Dear Desert Circuit competitors,

The challenge of communication. Since the beginning of the EHV-1 infection here at Desert International Horse Park we have tried to create transparency around the events unfolding. Communication has been available consistently from three sources: our own announcements, the CDFA website which posts the most up to date information on cases, and a third party website The CDFA website is a primary source for veterinarians and is the most factual account of the state of infection on the horse park. 

Our focus has been and will continue to be on doing everything possible, at the direction of CDFA and USEF, to end the infection on the property. We will spare no expense or effort to bring this to a conclusion as rapidly as possible. While we will try and communicate as often as we can, at times our focus is on addressing the immediate requirements to isolate and segregate horses as rapidly as possible when fevers and/or infection are identified. During those times, broader communication from us can be delayed, but the CDFA website is always up to date. 

The situation at the horse park is very serious. And it is constantly – almost hourly – evolving. It is nearly impossible to create an accurate picture of the situation on an on-going basis. Horses that tested negative test positive two days later. Horses that tested positive test negative as they recover. Horses with the non-neurologic strain of EHV-1 develop neurologic symptoms and are then classified as EHM. But they do not carry the neurologic strain of EHV-1. This is a complex virus. We are working closely with the experts, and at their direction, on priorities, actions, and resources.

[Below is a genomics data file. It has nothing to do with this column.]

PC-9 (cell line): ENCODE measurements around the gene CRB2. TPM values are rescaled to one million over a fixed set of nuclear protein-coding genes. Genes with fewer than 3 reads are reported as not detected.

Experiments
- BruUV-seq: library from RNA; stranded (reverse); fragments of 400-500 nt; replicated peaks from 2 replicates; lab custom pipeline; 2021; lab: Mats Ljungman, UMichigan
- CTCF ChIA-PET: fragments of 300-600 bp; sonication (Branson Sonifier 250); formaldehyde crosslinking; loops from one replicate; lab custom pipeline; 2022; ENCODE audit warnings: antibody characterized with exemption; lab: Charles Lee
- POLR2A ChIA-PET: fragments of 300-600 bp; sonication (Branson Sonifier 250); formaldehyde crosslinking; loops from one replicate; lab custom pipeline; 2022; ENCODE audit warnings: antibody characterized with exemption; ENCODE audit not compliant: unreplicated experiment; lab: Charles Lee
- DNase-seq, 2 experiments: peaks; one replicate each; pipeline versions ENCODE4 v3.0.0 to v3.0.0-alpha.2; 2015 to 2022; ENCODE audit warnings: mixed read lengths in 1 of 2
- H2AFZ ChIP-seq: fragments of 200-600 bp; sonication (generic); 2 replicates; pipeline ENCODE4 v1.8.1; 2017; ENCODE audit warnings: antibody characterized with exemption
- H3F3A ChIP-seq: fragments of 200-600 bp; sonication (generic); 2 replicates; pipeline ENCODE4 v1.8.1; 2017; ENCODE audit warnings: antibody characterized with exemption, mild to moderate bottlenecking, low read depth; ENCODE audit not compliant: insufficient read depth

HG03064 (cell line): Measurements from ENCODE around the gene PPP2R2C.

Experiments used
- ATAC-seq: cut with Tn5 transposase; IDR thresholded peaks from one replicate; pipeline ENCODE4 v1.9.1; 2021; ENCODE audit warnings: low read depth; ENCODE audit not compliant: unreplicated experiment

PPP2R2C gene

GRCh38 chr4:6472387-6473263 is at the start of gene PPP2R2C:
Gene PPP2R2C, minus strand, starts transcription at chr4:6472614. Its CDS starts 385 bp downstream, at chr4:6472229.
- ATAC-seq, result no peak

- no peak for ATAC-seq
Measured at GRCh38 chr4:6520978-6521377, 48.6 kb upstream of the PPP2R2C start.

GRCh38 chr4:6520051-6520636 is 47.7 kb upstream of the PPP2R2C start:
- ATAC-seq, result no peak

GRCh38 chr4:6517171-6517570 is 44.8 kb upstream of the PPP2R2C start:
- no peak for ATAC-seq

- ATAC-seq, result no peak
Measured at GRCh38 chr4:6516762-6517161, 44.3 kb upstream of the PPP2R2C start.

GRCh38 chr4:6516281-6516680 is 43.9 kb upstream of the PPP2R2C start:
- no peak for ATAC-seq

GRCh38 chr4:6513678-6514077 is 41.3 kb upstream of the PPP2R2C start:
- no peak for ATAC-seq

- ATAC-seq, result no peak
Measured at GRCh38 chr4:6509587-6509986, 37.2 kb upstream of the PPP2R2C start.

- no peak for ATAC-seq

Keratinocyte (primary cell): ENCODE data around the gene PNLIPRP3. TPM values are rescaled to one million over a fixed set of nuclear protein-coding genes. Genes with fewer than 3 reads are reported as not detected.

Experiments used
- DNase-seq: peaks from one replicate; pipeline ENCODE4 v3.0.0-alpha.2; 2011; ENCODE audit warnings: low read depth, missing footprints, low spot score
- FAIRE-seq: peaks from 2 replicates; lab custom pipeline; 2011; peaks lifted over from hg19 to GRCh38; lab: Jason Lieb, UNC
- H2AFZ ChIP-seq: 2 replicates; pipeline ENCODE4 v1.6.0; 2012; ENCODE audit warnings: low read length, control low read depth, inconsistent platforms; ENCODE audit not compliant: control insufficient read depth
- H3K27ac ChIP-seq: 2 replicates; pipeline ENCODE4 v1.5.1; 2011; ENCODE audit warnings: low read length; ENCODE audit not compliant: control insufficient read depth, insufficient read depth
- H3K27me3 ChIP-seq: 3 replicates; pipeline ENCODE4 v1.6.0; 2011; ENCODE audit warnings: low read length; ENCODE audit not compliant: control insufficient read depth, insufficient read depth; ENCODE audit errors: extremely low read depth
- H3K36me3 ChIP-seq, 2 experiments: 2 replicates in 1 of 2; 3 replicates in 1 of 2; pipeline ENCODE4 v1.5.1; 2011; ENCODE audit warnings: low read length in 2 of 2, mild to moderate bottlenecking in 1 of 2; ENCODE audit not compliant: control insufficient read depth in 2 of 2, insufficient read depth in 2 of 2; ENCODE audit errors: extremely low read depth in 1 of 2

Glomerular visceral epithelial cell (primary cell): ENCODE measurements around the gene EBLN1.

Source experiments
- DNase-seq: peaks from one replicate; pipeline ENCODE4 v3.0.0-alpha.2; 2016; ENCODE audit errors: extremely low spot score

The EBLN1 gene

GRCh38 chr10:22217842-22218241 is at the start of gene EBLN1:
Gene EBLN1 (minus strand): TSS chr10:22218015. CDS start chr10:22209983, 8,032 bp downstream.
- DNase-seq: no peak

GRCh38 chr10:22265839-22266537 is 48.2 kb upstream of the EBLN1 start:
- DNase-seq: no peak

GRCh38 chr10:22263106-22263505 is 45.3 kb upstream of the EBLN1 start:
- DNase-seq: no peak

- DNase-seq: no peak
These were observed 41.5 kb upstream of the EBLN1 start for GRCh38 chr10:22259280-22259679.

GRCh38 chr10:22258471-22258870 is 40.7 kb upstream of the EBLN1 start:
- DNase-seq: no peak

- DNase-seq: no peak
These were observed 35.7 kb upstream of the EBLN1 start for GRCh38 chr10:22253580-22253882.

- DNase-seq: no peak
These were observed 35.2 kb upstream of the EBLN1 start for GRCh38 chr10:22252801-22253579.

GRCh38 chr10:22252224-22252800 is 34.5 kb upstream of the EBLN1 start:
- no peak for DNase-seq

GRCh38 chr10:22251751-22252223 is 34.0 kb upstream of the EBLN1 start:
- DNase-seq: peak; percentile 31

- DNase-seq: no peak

In the past day, we have identified additional horses in other barns with EHV-1. These horses have been immediately isolated. Cohorts of exposed horses have also been quarantined in different barns. Of the three original horses in isolation, two have now tested negative. We have three additional positive cases, but all were horse that earlier in the week tested negative. All are stable and currently asymptomatic. We sadly also had two febrile horses develop neurologic symptoms. One of these was euthanized last evening. Our hearts are sad. 

There are things that you can do to help the situation. Biosecurity is essential. If you are on the property, please do not allow nose-to-nose contact between horses. As your grooms walk your horses or you ride your horses, please do not congregate. Please check and record temperatures twice a day with unique thermometers, and report fevers over 101.5. Do not share equipment, water buckets, or saddles between horses. When you enter or exit a barn area, use bleach to wash your shoes and hand sanitizer to avoid cross-contamination. In short, adopt best-practice behavior to avoid potential infection.

As we communicated yesterday, what the state and USEF want us to do is “hunker-down.” We have stopped horses from coming in and where possible turned away horses that were in transit. While everyone is free to leave, it also creates challenges, as we want to ensure the best monitoring of any potential exposed horses that remain asymptomatic. We also want to reiterate the critical importance, and routine best practice, of isolating horses returning from shows from all other horses for at least 7 days to continue monitoring.

In the end, you should do what you and your vet think is important to care for your horses. We share a simple goal with everyone in our community: ending this EHV-1 infection with as few as horses getting ill as possible. 

February 19, 2022 3:00 pm